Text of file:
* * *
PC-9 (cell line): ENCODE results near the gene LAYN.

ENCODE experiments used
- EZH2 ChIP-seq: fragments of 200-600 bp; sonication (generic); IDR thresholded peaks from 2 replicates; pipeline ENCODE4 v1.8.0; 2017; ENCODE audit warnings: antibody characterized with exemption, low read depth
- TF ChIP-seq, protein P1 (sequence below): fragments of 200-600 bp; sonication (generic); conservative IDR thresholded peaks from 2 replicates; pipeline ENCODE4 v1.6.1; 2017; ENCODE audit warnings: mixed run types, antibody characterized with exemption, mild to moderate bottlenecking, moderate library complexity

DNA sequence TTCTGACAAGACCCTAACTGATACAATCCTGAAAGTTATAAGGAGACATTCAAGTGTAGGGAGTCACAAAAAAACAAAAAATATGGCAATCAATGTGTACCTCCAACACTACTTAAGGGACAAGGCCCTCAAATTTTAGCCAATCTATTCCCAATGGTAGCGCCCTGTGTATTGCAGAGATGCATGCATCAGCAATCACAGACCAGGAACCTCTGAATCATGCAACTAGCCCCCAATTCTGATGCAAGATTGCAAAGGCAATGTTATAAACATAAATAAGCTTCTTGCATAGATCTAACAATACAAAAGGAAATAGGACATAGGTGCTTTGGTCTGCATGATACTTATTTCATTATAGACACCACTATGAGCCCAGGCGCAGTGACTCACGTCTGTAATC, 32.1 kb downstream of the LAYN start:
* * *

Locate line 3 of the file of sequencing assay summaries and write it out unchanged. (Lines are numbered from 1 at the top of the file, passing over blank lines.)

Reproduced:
- EZH2 ChIP-seq: fragments of 200-600 bp; sonication (generic); IDR thresholded peaks from 2 replicates; pipeline ENCODE4 v1.8.0; 2017; ENCODE audit warnings: antibody characterized with exemption, low read depth